Shortcuts to Less Stress

You don't need to vacation in the Caribbean for a month (though wouldn't that be nice?) to zap stress. You can actually short-circuit a major meltdown in a minute -- or less.
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Proven Quick Fixes

If misery loves company, then stress sufferers can take some comfort in the fact that they have plenty of partners: Seventy-five percent of Americans feel they have what they'd describe as "great stress" at least one day a week. Probably an equal number of us have tried some kind of de-stressing technique and have drawers full of lavender candles and relaxation CDs we were too busy to ever actually use to prove it. But what about all the other stress cures we keep hearing about? Should we try that yoga class? Splurge on a massage? Sit in a darkened room and meditate?

The answer is: Yes, yes...and yes. Many of these once-outside-the-mainstream practices are now proven, accepted stress therapies used in hospitals all over the country. Thanks to MRIs, EKGs, and brain mapping, researchers have been able to determine what effects these methods have on our minds and bodies. "We've seen heart rates slow, brain waves change, and hormone levels fluctuate," says Kathleen Hall, PhD, founder of the Stress Institute, based in Clarkesville, Georgia, and author of A Life in Balance. "These are truly proven medicine."

Most encouraging of all is the news that these techniques do not demand the kind of time commitment a stressed-out person can ill afford. "We used to believe that it would take six months or at least six hours to lower your stress level," says Dr. Hall. "But now we know that you can lower your heart rate, slow your breathing, and drop your stress hormone levels in as little as 30 seconds; with practice, you can de-stress in just six seconds. Your every thought, word, and action causes a related chemical reaction, so if you train your mind to relax, your body learns to respond immediately."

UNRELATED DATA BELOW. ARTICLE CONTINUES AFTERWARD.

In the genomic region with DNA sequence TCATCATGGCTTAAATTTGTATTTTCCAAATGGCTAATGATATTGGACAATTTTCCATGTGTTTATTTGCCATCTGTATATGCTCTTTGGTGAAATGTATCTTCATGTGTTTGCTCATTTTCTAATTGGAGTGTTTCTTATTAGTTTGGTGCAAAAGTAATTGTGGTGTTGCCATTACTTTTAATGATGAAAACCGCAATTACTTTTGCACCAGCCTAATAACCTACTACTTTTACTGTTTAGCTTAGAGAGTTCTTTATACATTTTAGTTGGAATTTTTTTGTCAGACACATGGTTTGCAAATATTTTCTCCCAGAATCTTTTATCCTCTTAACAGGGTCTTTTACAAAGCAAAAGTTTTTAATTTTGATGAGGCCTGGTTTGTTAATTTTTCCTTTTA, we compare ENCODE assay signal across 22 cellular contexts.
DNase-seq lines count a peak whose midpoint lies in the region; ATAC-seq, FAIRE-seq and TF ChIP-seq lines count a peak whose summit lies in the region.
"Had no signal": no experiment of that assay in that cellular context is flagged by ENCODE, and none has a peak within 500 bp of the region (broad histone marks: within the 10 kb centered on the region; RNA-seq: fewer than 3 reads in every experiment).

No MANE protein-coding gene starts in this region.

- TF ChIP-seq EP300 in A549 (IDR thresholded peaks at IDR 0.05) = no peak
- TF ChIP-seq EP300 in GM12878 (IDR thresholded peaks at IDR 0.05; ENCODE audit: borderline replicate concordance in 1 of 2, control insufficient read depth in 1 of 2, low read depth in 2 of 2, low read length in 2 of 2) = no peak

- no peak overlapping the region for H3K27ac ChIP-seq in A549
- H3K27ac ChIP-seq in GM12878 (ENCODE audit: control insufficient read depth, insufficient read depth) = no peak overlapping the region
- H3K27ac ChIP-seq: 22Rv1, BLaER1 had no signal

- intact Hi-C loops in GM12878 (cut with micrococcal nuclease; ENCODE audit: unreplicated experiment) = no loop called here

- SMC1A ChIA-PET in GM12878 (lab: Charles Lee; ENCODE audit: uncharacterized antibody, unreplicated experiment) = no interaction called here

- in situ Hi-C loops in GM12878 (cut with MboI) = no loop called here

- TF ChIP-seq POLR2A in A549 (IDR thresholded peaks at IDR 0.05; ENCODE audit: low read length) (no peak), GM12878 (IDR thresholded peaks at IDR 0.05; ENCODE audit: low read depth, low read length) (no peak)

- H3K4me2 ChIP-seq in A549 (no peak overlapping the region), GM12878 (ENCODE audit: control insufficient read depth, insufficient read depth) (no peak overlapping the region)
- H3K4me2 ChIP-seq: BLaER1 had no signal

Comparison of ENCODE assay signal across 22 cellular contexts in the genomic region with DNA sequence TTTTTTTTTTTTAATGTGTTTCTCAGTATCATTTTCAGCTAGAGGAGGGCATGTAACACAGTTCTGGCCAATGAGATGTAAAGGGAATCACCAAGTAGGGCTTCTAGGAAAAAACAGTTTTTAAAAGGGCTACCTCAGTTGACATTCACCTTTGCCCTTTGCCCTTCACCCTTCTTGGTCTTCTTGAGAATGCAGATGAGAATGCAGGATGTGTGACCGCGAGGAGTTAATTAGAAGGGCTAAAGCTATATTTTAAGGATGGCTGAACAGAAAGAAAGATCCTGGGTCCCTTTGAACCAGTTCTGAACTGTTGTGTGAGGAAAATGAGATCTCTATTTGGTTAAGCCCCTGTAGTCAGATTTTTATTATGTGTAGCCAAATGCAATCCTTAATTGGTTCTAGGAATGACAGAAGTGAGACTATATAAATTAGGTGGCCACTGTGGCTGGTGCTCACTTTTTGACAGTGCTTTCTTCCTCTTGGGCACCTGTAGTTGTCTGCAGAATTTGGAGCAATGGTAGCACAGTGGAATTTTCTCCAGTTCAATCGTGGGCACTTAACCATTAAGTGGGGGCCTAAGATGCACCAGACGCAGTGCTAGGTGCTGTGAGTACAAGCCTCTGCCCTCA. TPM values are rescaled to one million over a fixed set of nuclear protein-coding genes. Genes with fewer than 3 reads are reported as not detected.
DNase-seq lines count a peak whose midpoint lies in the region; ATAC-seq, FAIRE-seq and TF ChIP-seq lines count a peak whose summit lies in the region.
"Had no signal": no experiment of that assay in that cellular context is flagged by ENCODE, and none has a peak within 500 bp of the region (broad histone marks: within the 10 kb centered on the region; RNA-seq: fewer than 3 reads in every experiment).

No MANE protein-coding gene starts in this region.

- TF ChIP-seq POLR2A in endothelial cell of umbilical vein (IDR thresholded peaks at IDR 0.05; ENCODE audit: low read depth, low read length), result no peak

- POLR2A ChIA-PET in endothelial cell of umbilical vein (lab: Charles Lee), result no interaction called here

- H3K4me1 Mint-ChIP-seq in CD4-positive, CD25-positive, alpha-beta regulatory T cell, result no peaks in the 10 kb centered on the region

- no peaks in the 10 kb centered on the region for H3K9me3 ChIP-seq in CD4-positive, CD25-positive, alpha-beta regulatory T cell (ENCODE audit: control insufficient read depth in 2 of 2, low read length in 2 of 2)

Nor do you have to stress out about which relaxation methods -- whether yoga, deep breathing, meditation, or others -- you choose. Research shows that what works best depends on the individual. "It's not how you get to the point of relaxation, but that you get there," says Mehmet Oz, MD, director of the Cardiovascular Institute and vice chair of surgery at NewYork-Presbyterian Hospital, in New York City, and director of its complementary medicine program. "Find a method that works for you."

Once you discover a de-stressing strategy that you like, practice it regularly. "With time and experience, these methods work like dimmer switches that you can use to dial down your anxiety levels whenever you feel yourself tensing up," says Pamela Peeke, MD, assistant professor at the School of Medicine at the University of Maryland, in Baltimore, and author of Body for Life for Women. "Over time, you'll get really good at it." You can also boost your everyday level of happiness hormones, improve your immune system, help you sleep better, and decrease your risk of heart disease. Read on for the top tested techniques to try. One of them may help you discover a faster way to serenity and its benefits.

Continued on page 2:  Try It: Deep Breathing


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